Those who struggle to live paycheck to paycheck can be tempted to make ends meet by taking out one or more payday loans. But this highly detrimental practice can land you in even more financial hot water.
In addition to being a form of usury for the sky-high interest rates the companies charge borrowers, a study by the Consumer Financial Protection Bureau focused on financial behaviors of those who use payday loans to get by. What they discovered was both surprising and worrisome.
One might expect that those earning the least would take out the loans with greater frequency than those with higher incomes, but only 12 percent of borrowers earning no more than $10,000 annually depended on these loans. Those who made between $10,000 and $20,000 per year made up 31 percent of borrowers. Right on their heels were those who earned only slightly more — 30 percent of payday loan borrowers’ salaries topped out at $30,000.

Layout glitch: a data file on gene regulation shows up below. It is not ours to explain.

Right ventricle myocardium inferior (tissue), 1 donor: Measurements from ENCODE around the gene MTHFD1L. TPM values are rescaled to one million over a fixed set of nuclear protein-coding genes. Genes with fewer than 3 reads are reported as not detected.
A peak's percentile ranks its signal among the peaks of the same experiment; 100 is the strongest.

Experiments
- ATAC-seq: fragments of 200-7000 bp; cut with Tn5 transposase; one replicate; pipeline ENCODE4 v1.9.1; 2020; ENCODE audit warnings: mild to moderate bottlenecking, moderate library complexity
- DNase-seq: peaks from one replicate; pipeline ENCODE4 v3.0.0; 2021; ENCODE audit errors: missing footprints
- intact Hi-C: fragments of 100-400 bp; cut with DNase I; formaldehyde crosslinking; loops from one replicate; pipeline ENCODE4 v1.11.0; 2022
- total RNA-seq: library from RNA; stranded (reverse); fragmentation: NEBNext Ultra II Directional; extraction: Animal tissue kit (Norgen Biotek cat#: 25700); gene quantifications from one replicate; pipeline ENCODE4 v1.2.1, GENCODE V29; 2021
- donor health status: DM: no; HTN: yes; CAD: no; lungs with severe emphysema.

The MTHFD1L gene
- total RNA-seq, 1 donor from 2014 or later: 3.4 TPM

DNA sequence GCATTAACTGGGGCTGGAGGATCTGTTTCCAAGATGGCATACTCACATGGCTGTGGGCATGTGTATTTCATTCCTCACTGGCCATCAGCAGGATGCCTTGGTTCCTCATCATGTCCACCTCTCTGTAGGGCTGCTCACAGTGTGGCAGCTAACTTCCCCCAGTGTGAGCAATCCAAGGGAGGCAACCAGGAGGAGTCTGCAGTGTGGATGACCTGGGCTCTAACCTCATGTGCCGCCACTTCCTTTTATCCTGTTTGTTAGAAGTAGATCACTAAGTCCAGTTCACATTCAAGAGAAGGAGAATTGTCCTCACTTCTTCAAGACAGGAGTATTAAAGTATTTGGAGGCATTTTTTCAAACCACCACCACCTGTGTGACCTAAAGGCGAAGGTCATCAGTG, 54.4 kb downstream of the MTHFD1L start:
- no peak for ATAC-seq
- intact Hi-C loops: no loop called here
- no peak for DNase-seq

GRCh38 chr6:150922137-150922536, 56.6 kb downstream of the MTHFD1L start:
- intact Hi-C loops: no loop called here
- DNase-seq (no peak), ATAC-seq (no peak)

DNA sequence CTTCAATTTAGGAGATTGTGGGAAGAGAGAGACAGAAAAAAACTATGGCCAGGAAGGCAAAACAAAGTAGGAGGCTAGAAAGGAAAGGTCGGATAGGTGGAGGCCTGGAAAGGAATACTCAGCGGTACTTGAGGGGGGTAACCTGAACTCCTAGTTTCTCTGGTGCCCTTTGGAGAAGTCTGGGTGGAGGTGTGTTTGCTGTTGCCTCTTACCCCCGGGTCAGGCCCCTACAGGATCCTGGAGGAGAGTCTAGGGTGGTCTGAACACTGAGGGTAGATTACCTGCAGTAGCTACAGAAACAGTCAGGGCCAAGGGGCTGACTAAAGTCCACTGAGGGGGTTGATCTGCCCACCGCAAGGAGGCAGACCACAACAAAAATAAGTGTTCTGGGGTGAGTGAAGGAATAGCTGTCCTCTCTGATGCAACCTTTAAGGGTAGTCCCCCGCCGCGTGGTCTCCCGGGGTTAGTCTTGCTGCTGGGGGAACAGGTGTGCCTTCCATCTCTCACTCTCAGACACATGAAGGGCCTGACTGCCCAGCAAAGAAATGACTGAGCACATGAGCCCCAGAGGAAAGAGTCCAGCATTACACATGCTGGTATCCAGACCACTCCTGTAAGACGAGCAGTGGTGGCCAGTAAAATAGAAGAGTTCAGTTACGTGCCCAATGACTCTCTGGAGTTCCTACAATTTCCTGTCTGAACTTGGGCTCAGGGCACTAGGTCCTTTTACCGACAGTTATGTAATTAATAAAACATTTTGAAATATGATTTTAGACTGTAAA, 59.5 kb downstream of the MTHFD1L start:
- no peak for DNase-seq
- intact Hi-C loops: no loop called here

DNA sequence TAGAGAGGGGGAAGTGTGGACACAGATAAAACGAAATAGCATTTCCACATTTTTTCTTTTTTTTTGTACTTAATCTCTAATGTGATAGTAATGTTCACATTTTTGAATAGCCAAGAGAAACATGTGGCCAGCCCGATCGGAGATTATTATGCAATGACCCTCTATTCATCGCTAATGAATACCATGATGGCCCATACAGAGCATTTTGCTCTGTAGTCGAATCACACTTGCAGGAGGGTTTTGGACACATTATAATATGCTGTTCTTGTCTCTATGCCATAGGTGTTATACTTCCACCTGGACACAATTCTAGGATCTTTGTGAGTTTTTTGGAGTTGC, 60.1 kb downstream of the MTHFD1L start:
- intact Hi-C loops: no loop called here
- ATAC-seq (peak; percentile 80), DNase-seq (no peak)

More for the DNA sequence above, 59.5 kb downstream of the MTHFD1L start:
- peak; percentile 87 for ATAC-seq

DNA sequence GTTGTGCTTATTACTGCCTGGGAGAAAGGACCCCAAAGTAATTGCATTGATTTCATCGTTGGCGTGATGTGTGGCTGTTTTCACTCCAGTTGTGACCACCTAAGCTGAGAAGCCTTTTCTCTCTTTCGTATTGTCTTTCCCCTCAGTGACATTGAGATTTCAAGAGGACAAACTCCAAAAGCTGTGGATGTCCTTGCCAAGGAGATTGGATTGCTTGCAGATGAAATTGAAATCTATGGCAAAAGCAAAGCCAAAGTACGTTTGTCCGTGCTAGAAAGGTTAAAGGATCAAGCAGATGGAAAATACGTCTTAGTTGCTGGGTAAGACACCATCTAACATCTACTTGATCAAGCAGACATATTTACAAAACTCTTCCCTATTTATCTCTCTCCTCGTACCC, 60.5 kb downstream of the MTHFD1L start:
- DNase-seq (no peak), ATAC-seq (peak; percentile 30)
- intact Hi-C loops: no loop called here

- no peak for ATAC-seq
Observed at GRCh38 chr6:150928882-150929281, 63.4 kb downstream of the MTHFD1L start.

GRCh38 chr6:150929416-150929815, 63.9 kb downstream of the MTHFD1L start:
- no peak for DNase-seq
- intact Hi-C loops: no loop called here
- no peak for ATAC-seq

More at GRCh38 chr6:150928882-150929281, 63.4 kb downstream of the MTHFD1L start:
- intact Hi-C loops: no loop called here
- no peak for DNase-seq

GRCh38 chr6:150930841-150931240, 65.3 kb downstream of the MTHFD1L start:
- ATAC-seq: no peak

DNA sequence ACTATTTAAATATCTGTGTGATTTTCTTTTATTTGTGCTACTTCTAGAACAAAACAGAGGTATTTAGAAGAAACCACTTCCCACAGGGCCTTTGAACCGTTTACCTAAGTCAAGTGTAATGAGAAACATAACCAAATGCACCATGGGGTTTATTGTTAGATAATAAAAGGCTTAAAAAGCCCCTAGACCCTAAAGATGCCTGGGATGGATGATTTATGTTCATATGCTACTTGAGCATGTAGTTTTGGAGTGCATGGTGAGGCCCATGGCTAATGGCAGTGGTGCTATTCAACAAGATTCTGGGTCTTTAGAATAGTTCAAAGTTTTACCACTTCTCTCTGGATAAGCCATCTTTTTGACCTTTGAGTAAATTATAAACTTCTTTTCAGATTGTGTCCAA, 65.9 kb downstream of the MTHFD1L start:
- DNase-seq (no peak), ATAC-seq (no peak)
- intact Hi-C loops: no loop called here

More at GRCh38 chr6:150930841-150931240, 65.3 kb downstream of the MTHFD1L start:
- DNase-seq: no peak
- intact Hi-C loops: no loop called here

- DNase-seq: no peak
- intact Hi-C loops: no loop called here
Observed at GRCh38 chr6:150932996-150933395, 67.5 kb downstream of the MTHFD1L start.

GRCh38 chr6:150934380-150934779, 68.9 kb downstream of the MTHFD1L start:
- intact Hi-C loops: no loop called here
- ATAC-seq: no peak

Depending on payday loans to see you through emergencies is a sign of serious financial trouble. These short-term fixes can wind up gobbling up paychecks with fees and interest rates. Even if you pay off the loan by your next payday, you still pay much higher rates than those charged by traditional lenders.
But most consumers stay in debt to these companies far longer than a couple of weeks; the median number of indebted days is 199, or over half of any given year. A quarter of payday loan borrowers stayed in debt for as long as 300 days.
If you find yourself caught up in the destructive cycle of borrowing and debt, it may be time to make a major financial overhaul. Declaring Chapter 7 bankruptcy clears the slate on your finances and allows you to make a fresh start unencumbered by the burden of payday loans.
Source: Veterans United, “The Hidden Danger of Payday Loans,” Christian Losciale, accessed June 17, 2016